A Legal Life

The Times, Law, 23 March 2006

The village green was resplendent in the summer sun. I had been away for three weeks, surfing the warm waves of Andalucia, and had forgotten just how pleasing the Cotswolds can be. But there, parked on the edge of the green, was a large blue car, a Rolls-Royce or Bentley. Around it flocked sundry black-clad London media types. A television camera was being wielded. This was most unusual.

I drove slowly past, trying to work out who or what was disturbing the happy ennui to which my family and I had become accustomed. Not being inclined to watch anything other than sport on TV, my celeb-spotting powers are limited. None the wiser thanks to my drive-by, I persuaded myself that an evening sortie to the pub was essential. Only by supping with the landlord would I have my finger on the pulse of this unprecedented commotion.

"Whose car was that on the green today?" I asked with lawyerly subtlety. "Don’t you know?" he replied. No, I said. He leant back behind his bar, and, for a second, resembled a rather too knowing preacher at his pulpit. "Well, I’m surprised," said the landlord. "What with you being a lawyer and all, I’d have thought you’d know these things."

I protested that I had been away in Spain for three weeks. "Sorry," he said. "I just thought you’d have known who your new neighbour is."

What? A new neighbour? I hadn’t even been aware that any of the houses next to ours had been for sale. Or even for rent. "No, he’s moved in opposite," said the landlord.

But who had moved in? "Dom Joly," said the landlord.

As one of Independent Newspapers’coterie of lawyers, I had often read Joly’s Independent on Sunday column for libel. As is the way with this kind of work, a columnist rarely, if ever, meets his or her newspaper lawyer. Joly would have absolutely no idea who I was, all the more so since there was rarely a problem with his column, though he once went a bit far with a joke about the Ivy.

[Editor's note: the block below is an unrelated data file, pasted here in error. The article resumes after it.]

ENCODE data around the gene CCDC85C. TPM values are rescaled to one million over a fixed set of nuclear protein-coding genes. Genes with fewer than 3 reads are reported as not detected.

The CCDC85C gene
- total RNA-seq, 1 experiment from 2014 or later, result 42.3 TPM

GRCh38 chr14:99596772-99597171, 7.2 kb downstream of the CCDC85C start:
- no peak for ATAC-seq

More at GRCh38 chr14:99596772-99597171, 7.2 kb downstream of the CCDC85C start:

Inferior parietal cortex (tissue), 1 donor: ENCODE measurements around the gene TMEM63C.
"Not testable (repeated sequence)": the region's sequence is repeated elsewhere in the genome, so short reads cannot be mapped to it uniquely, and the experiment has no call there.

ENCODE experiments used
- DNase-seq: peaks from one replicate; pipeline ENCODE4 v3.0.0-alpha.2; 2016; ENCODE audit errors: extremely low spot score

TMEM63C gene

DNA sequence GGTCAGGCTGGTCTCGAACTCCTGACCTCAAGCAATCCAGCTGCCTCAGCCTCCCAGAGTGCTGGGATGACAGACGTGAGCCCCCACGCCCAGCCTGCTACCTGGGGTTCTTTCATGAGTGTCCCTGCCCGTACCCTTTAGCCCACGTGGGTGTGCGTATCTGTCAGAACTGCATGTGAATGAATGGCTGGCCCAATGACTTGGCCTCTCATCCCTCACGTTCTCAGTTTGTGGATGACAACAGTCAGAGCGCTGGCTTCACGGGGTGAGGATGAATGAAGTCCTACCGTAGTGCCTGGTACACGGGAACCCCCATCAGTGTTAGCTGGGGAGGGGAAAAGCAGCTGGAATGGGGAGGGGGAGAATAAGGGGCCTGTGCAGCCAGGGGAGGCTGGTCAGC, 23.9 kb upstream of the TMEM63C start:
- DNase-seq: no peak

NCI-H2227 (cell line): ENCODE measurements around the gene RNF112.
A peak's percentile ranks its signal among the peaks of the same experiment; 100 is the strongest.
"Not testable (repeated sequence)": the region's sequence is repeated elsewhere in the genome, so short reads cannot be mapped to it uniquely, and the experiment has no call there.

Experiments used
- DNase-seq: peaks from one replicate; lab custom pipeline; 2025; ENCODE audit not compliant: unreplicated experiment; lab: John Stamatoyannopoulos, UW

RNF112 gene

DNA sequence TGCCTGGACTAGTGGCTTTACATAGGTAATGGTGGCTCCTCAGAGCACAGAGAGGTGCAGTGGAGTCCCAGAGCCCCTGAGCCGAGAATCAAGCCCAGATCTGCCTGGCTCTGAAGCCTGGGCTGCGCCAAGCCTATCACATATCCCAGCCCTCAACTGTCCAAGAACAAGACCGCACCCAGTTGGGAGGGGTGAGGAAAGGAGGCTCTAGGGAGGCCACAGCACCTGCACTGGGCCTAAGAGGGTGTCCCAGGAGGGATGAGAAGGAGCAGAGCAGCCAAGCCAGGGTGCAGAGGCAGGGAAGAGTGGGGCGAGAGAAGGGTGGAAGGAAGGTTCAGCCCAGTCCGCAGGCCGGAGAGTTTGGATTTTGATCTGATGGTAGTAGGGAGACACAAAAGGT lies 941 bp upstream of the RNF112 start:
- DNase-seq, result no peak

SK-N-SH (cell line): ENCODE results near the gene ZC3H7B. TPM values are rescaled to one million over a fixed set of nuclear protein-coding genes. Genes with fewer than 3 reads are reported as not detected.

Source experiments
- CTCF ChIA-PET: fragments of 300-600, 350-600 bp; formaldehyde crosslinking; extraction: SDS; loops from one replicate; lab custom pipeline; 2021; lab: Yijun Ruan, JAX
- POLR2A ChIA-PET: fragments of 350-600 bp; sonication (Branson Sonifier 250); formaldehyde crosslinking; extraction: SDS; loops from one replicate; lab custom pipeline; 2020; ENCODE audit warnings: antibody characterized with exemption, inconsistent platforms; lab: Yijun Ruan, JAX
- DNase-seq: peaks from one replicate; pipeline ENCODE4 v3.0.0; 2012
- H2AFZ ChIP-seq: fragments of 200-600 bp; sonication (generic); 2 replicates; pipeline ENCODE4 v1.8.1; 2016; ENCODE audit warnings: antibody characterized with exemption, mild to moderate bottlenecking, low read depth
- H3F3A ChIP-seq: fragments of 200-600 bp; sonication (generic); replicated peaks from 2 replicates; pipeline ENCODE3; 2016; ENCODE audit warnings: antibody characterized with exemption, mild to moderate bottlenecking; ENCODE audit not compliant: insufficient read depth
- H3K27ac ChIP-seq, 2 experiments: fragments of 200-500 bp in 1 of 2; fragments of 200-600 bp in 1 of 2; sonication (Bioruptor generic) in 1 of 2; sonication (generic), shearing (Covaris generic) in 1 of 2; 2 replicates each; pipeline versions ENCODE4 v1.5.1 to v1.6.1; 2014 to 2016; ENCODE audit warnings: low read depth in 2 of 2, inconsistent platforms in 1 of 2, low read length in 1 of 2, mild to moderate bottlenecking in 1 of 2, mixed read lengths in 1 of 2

A few years earlier, before I had been tasked with legalling his copy, my wife and I had been enthusiastic devotees of Trigger Happy TV (back when we watched TV). What a curious coincidence that a comedian whose words had, ever so slightly, suffered my libel lawyer’s blue pencil had moved in across the road.

Ten pints of Stella later it struck me, as I lurched down the hill to my house, that I should introduce myself to Mr Joly. Surely he, too, would be mesmerised by so positively Kunderan a coincidence.

But wait a minute, what about his right to a private life? He had, presumably, moved to our village to escape this sort of attention. I fell over a few times before concluding that in circumstances such as this, the way forward was a polite knock on the door in a day or two, with a hale and hearty "Welcome to the village!" accompanied by the suggestion that we share a beer at the pub. Yes, that was what I’d do.

Except that as I neared my home, my eyes were drawn across the road to Mr Joly's new house. The lights were on. In my condition, that was basically the same as a sign proclaiming: "Welcome all libel lawyers! Especially any who live opposite and have bastardised my copy! Come in!"

The more I thought about it, the more the invitation was clear. And so I rose — limb after limb, eyes opening and closing, hands pawing the air — to my full drunken and invincible height. I staggered to the front door and knocked.

"Yes?" asked the village’s new resident, peering at the total stranger before him. Immediately it occurred that I had perhaps made a mistake. I was wearing surfing gear, looked far too tanned and one of my flip-flops had come off. I was rather drunk and, quite understandably, was given the kind of scrutiny that only a lunatic deserves. I had to do something. Fast.

"It may be something of a surprise," I said, "but I’m your lawyer."

Joly looked bewildered. I told him why this was so and he invited me in; we shared some drinks, smoked some cigarettes. I have since learned much of the law of privacy but, quite bizarrely, I have not been invited back.